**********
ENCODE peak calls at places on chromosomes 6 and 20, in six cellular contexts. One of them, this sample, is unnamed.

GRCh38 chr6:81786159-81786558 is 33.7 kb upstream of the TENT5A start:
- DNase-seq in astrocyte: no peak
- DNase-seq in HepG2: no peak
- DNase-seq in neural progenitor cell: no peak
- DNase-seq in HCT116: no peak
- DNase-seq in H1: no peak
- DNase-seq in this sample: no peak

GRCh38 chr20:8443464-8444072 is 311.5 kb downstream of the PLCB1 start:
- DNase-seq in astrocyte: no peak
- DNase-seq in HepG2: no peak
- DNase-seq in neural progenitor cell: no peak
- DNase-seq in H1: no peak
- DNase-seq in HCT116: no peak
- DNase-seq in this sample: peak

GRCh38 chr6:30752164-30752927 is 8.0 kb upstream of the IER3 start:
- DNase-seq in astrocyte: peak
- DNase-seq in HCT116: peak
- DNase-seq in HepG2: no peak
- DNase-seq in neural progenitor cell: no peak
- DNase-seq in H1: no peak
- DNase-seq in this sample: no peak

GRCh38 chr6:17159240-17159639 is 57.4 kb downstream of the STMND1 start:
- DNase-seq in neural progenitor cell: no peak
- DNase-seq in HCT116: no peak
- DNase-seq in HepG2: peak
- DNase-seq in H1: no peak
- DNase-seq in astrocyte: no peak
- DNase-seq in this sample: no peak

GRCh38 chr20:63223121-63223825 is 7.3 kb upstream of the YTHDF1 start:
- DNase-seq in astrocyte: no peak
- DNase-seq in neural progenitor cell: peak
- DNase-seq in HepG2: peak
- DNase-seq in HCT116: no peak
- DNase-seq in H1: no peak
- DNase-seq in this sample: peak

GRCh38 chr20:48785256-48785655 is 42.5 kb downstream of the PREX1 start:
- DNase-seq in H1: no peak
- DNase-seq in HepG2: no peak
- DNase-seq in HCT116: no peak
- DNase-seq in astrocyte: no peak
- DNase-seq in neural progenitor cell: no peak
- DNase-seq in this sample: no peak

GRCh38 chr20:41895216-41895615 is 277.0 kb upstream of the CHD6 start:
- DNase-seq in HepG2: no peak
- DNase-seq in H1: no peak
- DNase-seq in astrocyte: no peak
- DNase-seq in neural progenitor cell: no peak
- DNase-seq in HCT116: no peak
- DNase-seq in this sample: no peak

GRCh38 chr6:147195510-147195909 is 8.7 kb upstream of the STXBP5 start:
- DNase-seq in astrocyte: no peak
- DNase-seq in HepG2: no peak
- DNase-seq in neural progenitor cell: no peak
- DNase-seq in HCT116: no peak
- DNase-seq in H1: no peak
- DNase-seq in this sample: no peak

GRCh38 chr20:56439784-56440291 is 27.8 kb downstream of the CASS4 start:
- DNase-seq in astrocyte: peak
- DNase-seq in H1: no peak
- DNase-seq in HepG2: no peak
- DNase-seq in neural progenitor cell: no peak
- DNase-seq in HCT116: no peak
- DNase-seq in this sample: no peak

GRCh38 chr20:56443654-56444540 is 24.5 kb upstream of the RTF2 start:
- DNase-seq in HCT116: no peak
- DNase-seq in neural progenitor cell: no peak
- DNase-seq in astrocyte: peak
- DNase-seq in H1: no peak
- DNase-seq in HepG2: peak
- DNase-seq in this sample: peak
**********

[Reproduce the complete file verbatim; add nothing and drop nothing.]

ENCODE peak calls at places on chromosomes 6 and 20, in six cellular contexts. One of them, this sample, is unnamed.

GRCh38 chr6:81786159-81786558 is 33.7 kb upstream of the TENT5A start:
- DNase-seq in astrocyte: no peak
- DNase-seq in HepG2: no peak
- DNase-seq in neural progenitor cell: no peak
- DNase-seq in HCT116: no peak
- DNase-seq in H1: no peak
- DNase-seq in this sample: no peak

GRCh38 chr20:8443464-8444072 is 311.5 kb downstream of the PLCB1 start:
- DNase-seq in astrocyte: no peak
- DNase-seq in HepG2: no peak
- DNase-seq in neural progenitor cell: no peak
- DNase-seq in H1: no peak
- DNase-seq in HCT116: no peak
- DNase-seq in this sample: peak

GRCh38 chr6:30752164-30752927 is 8.0 kb upstream of the IER3 start:
- DNase-seq in astrocyte: peak
- DNase-seq in HCT116: peak
- DNase-seq in HepG2: no peak
- DNase-seq in neural progenitor cell: no peak
- DNase-seq in H1: no peak
- DNase-seq in this sample: no peak

GRCh38 chr6:17159240-17159639 is 57.4 kb downstream of the STMND1 start:
- DNase-seq in neural progenitor cell: no peak
- DNase-seq in HCT116: no peak
- DNase-seq in HepG2: peak
- DNase-seq in H1: no peak
- DNase-seq in astrocyte: no peak
- DNase-seq in this sample: no peak

GRCh38 chr20:63223121-63223825 is 7.3 kb upstream of the YTHDF1 start:
- DNase-seq in astrocyte: no peak
- DNase-seq in neural progenitor cell: peak
- DNase-seq in HepG2: peak
- DNase-seq in HCT116: no peak
- DNase-seq in H1: no peak
- DNase-seq in this sample: peak

GRCh38 chr20:48785256-48785655 is 42.5 kb downstream of the PREX1 start:
- DNase-seq in H1: no peak
- DNase-seq in HepG2: no peak
- DNase-seq in HCT116: no peak
- DNase-seq in astrocyte: no peak
- DNase-seq in neural progenitor cell: no peak
- DNase-seq in this sample: no peak

GRCh38 chr20:41895216-41895615 is 277.0 kb upstream of the CHD6 start:
- DNase-seq in HepG2: no peak
- DNase-seq in H1: no peak
- DNase-seq in astrocyte: no peak
- DNase-seq in neural progenitor cell: no peak
- DNase-seq in HCT116: no peak
- DNase-seq in this sample: no peak

GRCh38 chr6:147195510-147195909 is 8.7 kb upstream of the STXBP5 start:
- DNase-seq in astrocyte: no peak
- DNase-seq in HepG2: no peak
- DNase-seq in neural progenitor cell: no peak
- DNase-seq in HCT116: no peak
- DNase-seq in H1: no peak
- DNase-seq in this sample: no peak

GRCh38 chr20:56439784-56440291 is 27.8 kb downstream of the CASS4 start:
- DNase-seq in astrocyte: peak
- DNase-seq in H1: no peak
- DNase-seq in HepG2: no peak
- DNase-seq in neural progenitor cell: no peak
- DNase-seq in HCT116: no peak
- DNase-seq in this sample: no peak

GRCh38 chr20:56443654-56444540 is 24.5 kb upstream of the RTF2 start:
- DNase-seq in HCT116: no peak
- DNase-seq in neural progenitor cell: no peak
- DNase-seq in astrocyte: peak
- DNase-seq in H1: no peak
- DNase-seq in HepG2: peak
- DNase-seq in this sample: peak